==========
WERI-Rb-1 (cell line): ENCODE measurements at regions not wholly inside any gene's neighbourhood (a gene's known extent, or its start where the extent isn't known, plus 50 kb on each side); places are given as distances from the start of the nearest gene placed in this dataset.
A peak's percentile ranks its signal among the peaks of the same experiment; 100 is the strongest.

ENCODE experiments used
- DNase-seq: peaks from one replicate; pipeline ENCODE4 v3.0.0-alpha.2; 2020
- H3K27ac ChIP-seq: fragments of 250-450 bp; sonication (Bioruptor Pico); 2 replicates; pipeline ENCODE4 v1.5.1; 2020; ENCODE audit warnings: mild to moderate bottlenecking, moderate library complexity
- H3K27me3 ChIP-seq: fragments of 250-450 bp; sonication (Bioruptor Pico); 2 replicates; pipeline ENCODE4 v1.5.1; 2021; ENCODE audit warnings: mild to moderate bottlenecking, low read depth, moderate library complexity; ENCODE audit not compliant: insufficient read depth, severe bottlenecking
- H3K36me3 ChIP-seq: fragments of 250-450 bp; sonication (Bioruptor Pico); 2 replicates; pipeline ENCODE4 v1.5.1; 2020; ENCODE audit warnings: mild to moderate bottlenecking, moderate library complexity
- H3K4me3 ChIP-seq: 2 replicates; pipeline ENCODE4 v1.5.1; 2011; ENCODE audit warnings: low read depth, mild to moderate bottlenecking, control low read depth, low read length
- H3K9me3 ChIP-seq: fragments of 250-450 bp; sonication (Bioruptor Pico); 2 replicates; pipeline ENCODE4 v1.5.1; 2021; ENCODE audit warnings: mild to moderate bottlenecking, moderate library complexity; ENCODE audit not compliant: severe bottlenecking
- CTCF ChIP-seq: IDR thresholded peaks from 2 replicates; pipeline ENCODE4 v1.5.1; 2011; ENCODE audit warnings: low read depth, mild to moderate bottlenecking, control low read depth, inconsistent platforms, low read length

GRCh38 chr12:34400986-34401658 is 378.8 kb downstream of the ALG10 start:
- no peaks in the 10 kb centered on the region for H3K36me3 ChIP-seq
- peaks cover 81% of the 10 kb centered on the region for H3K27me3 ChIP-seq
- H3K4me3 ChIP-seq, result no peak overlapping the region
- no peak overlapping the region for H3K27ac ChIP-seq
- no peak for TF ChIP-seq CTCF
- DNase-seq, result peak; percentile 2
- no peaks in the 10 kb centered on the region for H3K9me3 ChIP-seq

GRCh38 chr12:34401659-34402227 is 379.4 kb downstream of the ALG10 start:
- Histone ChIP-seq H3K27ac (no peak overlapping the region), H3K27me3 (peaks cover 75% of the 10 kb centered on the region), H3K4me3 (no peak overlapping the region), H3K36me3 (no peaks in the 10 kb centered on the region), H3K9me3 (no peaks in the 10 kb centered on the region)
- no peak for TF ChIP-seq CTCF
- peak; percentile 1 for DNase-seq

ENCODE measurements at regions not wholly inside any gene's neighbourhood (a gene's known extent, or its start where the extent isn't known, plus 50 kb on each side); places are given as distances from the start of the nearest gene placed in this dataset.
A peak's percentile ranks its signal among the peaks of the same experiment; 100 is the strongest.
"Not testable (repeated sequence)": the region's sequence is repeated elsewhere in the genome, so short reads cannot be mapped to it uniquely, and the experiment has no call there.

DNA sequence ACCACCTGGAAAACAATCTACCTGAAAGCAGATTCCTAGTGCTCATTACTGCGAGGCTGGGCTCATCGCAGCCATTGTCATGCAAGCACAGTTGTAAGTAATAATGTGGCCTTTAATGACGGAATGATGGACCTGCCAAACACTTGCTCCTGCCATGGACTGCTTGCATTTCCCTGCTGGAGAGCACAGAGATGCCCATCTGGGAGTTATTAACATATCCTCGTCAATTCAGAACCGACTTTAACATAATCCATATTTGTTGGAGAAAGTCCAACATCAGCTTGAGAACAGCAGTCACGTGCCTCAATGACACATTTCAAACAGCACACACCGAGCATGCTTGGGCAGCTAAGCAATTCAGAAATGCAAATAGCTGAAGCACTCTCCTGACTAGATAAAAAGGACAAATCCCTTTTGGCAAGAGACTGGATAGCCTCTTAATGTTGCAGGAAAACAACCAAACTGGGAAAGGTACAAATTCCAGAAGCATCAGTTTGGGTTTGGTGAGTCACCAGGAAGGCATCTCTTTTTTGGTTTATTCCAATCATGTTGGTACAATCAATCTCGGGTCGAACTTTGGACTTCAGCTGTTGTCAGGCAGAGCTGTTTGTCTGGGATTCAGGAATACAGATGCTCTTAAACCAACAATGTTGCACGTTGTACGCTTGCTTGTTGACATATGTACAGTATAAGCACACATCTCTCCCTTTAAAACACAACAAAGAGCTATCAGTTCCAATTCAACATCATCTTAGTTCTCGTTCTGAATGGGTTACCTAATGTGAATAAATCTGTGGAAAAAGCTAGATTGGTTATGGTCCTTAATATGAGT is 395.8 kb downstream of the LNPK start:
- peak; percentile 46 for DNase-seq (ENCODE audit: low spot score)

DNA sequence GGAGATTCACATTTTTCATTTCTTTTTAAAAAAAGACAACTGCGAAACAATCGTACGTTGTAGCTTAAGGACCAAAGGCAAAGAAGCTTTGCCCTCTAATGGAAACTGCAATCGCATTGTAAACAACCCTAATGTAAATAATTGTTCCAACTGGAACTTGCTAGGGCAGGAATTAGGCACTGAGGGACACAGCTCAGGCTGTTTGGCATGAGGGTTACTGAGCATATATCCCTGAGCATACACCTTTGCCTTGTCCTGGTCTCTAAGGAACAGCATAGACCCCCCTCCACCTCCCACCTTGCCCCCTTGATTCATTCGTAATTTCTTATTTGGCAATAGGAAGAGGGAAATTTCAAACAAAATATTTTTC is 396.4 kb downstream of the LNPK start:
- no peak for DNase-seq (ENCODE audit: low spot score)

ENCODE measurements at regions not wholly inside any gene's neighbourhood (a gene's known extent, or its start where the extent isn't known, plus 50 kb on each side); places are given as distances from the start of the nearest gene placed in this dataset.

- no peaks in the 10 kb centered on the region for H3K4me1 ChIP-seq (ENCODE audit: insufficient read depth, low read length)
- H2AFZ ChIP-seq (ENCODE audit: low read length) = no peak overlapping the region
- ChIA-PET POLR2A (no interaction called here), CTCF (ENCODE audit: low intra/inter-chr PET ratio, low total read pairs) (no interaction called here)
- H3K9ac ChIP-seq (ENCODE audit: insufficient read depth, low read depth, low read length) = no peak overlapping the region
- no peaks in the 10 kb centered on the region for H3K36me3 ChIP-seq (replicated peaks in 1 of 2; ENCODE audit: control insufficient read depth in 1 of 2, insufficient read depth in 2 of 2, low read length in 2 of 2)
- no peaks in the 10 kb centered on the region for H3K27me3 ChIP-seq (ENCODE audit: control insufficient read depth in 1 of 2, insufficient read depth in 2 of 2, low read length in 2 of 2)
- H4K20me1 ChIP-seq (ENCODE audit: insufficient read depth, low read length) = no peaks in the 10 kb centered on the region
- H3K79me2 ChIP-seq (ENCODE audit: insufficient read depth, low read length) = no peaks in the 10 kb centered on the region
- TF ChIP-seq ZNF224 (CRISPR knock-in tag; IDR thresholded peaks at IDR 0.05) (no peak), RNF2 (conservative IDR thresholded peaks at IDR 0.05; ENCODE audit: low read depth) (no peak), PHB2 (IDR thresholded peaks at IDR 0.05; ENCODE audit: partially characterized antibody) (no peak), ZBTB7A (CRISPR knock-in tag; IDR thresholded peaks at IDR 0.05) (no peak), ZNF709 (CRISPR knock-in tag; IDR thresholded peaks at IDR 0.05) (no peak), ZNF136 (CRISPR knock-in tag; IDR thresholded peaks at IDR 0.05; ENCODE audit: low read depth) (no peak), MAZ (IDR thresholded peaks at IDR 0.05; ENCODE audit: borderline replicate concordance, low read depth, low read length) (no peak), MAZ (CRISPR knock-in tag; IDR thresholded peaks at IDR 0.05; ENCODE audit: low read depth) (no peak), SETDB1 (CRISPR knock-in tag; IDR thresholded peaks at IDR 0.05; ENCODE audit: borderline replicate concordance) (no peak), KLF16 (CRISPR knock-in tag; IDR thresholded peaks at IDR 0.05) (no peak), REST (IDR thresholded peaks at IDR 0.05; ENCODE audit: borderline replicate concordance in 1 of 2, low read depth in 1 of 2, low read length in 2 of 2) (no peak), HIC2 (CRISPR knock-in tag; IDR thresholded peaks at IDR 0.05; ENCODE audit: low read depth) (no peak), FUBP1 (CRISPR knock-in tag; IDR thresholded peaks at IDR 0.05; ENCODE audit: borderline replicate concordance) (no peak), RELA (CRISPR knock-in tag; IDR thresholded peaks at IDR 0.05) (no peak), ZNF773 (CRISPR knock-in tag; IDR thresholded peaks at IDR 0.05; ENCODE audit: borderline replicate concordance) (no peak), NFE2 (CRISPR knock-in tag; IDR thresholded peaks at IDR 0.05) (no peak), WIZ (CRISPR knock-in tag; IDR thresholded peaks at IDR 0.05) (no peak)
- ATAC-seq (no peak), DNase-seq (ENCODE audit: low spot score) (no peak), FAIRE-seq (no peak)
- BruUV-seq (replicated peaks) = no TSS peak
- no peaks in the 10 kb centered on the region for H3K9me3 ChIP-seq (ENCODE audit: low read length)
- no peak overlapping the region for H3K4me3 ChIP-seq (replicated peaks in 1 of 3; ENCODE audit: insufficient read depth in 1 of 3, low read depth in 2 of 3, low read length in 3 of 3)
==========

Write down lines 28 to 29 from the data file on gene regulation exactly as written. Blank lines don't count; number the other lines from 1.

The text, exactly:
DNA sequence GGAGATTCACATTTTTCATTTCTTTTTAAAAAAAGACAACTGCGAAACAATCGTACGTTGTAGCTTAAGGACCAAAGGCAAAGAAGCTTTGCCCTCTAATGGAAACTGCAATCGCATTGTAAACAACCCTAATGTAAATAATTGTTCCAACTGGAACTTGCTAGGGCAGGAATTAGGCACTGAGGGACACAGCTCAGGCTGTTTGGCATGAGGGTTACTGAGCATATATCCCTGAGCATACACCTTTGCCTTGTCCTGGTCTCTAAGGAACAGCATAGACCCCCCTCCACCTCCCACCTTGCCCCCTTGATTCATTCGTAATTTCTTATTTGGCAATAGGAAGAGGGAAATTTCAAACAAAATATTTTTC is 396.4 kb downstream of the LNPK start:
- no peak for DNase-seq (ENCODE audit: low spot score)